Stockholm: Swedish truck maker Volvo is to focus on efficiency more than growth to meet new financial targets calling for an operating margin among the top two of named competitors.
Shares in the world’s number two truck maker after German group Daimler were down 4.4% by 03:25 pm on Thursday, in line with a 4.1% lower European industrial goods and services sector.
Volvo, which sells trucks under the Eicher, Mack, Renault and UD Trucks brands as well as its own name, said organic sales growth for its truck, bus and construction equipment operations and Volvo Penta should at least equal a weighted-average for comparable competitors.
Investor relations director Patrick Stenberg told Reuters the new goals were more challenging than previous targets, which were for an entire business cycle or for the group as a whole.
“They (targets) are more focused on the operational efficiency compared with growth ... the growth goal is more in relation to our competitors,” he said.
Right Direction, But Vague
Sydbank analyst Morten Imsgard said the new targets were not that concrete since figures from competitors could be tough to pin down. He was upbeat about the broader move.
“They now shift the focus more towards earnings and becoming a best-in-class truck maker. So, that way it is a clear signal to the market that they want to be in the lead on the earnings side going forward,” he said.
Volvo said its truck operations will be measured together with its bus operations against Daimler, Iveco , MAN, Navistar, Paccar, Scania and Sinotruk.
Its construction equipment business will be measured, with Volvo Penta, against rivals Brunswick, CAT, CNH, Cummins, Deere, Hitachi, Komatsu and Terex.
Credit Suisse analysts said in a note: “Such benchmarking targets represent a hindrance as opposed to help for new CEO Olof Persson as he seeks to galvanize and mould the company around him.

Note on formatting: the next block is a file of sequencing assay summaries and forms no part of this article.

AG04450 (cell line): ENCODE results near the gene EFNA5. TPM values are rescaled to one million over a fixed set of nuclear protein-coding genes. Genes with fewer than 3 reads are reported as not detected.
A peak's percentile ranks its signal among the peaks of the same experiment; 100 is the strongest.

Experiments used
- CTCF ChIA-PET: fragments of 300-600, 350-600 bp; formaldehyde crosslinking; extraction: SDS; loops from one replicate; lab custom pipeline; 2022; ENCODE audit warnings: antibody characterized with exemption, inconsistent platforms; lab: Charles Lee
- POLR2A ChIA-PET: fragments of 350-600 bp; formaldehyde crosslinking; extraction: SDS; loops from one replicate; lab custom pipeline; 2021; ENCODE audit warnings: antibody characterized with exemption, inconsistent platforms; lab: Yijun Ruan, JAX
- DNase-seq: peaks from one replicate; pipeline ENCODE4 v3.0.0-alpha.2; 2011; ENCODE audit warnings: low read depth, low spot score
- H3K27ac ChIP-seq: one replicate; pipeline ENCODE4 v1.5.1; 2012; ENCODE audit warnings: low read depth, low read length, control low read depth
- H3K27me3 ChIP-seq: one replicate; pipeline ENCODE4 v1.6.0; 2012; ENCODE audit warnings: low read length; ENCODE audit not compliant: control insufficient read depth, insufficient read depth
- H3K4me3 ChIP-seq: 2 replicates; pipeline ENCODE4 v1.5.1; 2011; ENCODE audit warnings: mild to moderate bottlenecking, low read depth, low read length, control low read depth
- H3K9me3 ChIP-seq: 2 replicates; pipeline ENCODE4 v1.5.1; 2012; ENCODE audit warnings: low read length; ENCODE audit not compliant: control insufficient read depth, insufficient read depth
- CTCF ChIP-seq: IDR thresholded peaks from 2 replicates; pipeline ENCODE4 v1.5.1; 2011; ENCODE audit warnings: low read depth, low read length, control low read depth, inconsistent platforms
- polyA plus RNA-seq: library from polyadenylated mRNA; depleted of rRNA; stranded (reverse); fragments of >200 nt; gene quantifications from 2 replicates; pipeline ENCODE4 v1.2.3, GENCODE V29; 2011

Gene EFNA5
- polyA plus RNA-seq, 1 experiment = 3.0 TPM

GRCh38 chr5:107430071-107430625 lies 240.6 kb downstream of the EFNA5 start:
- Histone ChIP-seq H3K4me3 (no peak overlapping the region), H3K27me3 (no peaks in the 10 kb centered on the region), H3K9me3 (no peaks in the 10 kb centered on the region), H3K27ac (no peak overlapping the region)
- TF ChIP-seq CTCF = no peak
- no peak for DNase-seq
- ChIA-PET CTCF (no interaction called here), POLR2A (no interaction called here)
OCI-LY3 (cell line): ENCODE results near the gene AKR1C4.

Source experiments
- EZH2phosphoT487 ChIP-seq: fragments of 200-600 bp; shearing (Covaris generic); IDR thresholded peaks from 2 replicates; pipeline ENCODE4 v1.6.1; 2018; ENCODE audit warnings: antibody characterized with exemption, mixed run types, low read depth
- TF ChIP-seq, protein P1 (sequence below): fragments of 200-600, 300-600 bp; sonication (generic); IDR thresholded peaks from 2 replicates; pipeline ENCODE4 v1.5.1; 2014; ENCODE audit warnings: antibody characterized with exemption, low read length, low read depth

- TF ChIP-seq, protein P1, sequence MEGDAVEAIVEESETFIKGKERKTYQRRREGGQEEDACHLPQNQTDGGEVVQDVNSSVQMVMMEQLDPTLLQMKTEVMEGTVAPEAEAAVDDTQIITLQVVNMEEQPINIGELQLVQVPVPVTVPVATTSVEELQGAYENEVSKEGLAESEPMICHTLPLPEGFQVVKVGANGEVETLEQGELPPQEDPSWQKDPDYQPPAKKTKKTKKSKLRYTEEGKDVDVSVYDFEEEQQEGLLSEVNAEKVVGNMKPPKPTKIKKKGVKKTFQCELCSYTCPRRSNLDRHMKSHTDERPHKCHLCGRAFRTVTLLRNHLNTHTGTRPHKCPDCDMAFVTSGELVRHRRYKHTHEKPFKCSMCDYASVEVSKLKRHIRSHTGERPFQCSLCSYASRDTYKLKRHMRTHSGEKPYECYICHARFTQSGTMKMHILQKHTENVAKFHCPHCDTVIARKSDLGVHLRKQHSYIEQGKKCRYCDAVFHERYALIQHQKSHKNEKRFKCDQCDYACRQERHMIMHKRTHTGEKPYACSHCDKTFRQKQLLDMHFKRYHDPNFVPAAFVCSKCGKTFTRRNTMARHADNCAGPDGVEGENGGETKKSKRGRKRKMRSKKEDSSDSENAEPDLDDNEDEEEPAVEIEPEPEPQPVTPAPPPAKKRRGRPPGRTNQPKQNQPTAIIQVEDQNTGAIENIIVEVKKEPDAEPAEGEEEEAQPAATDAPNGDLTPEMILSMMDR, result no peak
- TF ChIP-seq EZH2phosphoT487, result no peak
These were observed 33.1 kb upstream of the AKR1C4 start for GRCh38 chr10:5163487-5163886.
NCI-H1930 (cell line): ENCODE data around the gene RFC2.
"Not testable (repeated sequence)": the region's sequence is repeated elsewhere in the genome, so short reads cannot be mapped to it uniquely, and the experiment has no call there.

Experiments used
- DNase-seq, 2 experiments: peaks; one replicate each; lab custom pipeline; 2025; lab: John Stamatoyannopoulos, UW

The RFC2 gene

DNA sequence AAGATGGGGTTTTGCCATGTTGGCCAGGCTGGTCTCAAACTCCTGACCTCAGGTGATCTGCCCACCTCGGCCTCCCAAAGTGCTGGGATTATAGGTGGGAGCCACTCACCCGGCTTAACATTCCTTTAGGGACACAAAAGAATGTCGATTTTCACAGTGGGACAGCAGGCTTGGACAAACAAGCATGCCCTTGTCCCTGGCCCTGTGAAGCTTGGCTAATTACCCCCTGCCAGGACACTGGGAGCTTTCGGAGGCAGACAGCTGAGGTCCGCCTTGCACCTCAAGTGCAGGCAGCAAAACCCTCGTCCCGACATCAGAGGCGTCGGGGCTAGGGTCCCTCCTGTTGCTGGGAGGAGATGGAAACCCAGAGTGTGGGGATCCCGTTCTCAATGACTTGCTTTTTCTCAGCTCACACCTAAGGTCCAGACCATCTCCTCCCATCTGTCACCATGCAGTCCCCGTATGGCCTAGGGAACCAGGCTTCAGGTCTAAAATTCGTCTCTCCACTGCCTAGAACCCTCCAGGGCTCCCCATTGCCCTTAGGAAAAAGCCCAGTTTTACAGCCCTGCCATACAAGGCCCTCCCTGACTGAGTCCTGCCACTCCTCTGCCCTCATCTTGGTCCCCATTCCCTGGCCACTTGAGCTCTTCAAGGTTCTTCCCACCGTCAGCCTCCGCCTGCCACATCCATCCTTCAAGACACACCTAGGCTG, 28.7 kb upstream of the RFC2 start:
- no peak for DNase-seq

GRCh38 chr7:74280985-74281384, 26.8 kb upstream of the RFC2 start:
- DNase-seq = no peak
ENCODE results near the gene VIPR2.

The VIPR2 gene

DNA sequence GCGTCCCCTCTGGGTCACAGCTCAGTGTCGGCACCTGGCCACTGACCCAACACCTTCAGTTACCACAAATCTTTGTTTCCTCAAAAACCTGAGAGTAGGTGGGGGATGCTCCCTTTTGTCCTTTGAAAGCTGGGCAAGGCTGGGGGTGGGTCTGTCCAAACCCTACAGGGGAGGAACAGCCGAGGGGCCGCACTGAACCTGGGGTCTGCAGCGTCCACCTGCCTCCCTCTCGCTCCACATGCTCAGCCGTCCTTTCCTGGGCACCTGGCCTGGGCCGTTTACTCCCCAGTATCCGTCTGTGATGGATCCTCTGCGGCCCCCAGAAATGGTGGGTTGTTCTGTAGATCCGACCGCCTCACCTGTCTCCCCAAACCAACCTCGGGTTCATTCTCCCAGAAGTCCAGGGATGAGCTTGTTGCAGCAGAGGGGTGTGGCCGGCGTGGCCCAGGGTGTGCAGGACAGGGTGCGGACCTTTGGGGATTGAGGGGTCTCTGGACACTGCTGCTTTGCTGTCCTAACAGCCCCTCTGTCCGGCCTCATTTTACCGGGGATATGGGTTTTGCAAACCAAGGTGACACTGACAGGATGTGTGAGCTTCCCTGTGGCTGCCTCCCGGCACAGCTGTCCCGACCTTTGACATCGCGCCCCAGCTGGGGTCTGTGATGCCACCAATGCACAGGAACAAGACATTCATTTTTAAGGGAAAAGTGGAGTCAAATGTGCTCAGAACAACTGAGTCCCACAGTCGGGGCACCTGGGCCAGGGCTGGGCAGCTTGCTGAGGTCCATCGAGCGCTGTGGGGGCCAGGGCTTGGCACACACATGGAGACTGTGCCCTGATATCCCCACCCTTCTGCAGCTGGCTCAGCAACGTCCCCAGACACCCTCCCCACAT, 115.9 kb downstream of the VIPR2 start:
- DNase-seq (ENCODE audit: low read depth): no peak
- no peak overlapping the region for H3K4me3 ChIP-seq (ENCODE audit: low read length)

“Continually monitoring yourself against peers as opposed to defining your own strategy and targets is both backward looking and non-motivational in our view.”
Sydbank’s Imsgard said Volvo still had a sizeable gap to Scania -- one of its biggest competitors -- in terms of margin.
“There is a big potential in these targets if they really can fulfill being on level with a company like Scania. Then there is a huge upside for Volvo going forward,” he said.
UBS analysts said in a note that Volvo aimed to improve significantly its performance in downturns.
“While among the top two in trucks margins in a normal environment, it was the worst performing truck manufacturer and one of the weakest construction equipment manufacturers during 2009, and far from the top two in profitability,” they said.
“We believe the group is in better shape this time around with cost cutting already ongoing, increased flexibility and preparedness so it is positive to see that the board also sees scope to improve performance significantly.”
Volvo suffered a sizeable operating loss during the 2009 downturn but bounced back relatively quickly thanks to strong demand in emerging markets and renewed growth in Europe and North America.
“Following the completion of the streamlining of the Volvo Group towards commercial vehicles and a number of acquisitions, the company now has the size and geographical footprint necessary to achieve long-term success,” chairman Louis Schweitzer said.
Volvo’s previous financial targets, adopted in September 2006, comprised an annual sales increase of 10% and an operating margin for industrial operations of 7% or more.